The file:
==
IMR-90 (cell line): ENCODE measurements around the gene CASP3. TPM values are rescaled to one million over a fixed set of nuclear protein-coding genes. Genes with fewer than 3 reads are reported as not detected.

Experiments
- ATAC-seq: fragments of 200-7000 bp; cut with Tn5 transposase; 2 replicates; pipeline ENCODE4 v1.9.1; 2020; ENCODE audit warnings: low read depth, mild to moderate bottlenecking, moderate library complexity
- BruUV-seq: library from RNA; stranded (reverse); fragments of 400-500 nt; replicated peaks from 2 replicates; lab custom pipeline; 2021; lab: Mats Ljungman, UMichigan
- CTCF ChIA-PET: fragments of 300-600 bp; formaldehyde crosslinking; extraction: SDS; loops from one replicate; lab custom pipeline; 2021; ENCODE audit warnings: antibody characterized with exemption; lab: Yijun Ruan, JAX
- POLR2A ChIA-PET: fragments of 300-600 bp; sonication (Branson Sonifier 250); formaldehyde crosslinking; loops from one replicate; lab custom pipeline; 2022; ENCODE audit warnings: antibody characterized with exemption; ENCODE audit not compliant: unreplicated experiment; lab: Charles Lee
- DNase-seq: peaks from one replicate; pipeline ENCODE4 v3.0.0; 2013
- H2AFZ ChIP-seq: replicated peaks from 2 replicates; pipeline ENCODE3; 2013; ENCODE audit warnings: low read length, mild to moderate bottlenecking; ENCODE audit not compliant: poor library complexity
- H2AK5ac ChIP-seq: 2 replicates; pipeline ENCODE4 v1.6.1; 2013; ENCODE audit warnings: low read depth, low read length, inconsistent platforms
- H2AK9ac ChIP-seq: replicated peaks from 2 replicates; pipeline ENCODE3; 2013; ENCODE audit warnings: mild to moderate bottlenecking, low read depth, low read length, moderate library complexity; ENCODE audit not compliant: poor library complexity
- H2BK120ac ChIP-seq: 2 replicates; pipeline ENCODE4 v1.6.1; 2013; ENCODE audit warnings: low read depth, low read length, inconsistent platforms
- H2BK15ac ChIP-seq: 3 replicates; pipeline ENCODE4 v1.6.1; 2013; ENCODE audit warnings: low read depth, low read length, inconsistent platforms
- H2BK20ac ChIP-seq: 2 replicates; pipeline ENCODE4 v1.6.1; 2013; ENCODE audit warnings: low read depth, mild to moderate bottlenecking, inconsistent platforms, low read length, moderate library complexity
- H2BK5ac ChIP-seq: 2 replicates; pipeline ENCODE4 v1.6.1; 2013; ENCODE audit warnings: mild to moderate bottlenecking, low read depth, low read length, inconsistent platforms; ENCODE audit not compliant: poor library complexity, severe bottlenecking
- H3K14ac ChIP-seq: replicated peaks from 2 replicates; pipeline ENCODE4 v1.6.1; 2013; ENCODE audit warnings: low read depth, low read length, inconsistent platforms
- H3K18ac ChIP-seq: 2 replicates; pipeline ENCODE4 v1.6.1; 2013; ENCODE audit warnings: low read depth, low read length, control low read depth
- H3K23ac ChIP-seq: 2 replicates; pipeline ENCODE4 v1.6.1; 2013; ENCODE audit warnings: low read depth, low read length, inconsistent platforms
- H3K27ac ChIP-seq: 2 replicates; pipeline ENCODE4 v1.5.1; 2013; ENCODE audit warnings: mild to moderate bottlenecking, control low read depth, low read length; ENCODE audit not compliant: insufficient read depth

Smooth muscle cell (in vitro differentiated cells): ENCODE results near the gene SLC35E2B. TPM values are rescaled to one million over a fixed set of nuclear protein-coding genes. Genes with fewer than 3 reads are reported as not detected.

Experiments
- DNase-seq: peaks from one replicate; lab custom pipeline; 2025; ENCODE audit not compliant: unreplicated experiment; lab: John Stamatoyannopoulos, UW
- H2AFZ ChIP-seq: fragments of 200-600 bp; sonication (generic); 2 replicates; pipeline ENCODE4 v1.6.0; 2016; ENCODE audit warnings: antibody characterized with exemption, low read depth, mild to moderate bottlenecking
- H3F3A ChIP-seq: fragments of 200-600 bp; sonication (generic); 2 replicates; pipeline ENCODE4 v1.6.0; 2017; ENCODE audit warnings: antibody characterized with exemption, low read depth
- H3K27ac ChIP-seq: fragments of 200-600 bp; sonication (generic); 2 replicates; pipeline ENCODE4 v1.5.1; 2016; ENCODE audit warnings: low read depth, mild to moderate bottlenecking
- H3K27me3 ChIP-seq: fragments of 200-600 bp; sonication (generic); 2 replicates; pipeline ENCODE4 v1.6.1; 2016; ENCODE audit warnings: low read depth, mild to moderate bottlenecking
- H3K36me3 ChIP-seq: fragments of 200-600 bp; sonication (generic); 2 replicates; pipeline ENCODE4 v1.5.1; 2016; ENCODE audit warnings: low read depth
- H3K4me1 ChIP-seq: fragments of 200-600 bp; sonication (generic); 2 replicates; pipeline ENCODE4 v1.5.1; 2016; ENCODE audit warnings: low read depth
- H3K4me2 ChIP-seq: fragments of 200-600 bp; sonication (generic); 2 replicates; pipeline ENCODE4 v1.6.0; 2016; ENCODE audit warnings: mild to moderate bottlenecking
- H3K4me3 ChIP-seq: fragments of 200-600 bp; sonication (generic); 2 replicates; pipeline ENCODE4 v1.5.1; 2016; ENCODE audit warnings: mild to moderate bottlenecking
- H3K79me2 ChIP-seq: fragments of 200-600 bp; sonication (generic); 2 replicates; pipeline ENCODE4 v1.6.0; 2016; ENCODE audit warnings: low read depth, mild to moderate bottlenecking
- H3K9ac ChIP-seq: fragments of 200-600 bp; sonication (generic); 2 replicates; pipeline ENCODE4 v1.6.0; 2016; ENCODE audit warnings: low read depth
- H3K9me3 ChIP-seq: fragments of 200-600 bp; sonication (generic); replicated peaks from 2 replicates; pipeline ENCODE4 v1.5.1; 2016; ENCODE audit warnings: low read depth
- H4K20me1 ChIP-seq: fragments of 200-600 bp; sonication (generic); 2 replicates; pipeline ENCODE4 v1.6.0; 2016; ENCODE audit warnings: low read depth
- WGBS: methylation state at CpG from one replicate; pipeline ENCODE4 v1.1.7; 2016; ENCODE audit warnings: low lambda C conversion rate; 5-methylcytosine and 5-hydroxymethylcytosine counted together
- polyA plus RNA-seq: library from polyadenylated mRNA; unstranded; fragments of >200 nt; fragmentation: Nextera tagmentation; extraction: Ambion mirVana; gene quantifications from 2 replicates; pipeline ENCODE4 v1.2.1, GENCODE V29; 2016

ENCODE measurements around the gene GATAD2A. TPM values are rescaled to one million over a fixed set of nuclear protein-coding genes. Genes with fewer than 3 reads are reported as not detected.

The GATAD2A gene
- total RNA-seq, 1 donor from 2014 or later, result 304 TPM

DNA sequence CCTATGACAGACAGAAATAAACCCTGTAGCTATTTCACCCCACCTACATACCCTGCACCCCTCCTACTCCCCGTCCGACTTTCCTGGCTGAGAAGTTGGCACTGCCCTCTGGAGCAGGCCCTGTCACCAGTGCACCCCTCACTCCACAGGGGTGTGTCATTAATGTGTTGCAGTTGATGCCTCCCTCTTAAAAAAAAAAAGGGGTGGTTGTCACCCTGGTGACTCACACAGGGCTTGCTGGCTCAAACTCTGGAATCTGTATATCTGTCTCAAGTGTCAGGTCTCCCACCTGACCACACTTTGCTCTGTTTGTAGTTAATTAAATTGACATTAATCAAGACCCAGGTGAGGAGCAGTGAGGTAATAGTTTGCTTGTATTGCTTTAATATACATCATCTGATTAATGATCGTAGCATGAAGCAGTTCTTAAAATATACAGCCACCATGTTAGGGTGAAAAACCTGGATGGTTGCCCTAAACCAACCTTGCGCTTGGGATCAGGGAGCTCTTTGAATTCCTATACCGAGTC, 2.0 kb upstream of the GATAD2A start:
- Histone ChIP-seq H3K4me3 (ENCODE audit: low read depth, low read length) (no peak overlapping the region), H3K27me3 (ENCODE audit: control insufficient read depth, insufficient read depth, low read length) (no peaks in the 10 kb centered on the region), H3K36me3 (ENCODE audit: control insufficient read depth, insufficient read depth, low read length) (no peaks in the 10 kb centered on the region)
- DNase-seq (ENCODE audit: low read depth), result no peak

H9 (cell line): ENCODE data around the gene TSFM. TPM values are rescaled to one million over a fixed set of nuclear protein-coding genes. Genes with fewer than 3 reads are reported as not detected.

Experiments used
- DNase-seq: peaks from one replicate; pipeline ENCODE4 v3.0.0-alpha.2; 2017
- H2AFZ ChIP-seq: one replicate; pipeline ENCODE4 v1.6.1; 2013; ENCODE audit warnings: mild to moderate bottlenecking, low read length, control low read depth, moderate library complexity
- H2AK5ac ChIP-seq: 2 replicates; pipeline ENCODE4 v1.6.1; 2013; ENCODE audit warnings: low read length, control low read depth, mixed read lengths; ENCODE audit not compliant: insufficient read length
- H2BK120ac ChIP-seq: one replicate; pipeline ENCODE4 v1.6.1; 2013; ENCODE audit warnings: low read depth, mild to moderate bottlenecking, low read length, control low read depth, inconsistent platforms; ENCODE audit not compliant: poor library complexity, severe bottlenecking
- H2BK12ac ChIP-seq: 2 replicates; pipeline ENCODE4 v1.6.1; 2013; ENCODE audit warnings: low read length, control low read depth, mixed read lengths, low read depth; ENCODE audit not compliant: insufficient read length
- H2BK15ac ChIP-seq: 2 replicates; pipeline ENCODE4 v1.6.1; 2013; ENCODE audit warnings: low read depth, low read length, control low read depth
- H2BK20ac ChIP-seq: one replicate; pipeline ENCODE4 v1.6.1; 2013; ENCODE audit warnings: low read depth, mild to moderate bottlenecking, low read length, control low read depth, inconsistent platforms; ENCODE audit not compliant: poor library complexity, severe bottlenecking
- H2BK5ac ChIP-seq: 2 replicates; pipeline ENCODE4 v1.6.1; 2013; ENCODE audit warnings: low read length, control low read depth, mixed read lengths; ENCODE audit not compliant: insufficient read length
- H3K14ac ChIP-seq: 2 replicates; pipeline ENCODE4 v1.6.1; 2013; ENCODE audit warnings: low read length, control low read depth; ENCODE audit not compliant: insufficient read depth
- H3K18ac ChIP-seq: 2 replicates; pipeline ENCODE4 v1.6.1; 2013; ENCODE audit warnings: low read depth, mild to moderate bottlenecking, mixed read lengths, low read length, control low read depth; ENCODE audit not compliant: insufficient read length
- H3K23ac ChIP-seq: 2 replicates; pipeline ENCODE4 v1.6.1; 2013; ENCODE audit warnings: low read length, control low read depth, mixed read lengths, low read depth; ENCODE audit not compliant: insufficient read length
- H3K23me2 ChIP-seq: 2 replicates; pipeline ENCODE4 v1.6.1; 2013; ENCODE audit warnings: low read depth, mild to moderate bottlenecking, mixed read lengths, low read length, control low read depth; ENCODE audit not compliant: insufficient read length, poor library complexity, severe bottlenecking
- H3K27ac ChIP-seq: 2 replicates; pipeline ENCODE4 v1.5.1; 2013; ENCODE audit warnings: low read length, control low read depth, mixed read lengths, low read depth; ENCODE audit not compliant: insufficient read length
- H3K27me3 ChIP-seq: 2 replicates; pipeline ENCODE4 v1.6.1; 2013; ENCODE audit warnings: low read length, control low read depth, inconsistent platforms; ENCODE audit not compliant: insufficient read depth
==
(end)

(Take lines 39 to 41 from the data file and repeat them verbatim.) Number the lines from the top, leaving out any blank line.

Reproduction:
DNA sequence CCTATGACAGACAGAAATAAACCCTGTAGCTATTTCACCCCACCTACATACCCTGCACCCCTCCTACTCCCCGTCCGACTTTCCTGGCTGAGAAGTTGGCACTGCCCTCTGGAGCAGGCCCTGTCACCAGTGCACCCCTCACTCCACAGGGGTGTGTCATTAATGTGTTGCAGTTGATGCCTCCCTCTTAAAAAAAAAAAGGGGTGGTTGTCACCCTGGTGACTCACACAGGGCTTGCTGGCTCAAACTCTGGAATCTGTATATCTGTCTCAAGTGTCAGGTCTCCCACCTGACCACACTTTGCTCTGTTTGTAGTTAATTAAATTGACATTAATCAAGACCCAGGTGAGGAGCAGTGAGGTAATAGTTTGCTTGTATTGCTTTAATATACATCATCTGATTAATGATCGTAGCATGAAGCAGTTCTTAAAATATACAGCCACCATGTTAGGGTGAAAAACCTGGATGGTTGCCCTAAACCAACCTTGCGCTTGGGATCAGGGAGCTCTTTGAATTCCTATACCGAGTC, 2.0 kb upstream of the GATAD2A start:
- Histone ChIP-seq H3K4me3 (ENCODE audit: low read depth, low read length) (no peak overlapping the region), H3K27me3 (ENCODE audit: control insufficient read depth, insufficient read depth, low read length) (no peaks in the 10 kb centered on the region), H3K36me3 (ENCODE audit: control insufficient read depth, insufficient read depth, low read length) (no peaks in the 10 kb centered on the region)
- DNase-seq (ENCODE audit: low read depth), result no peak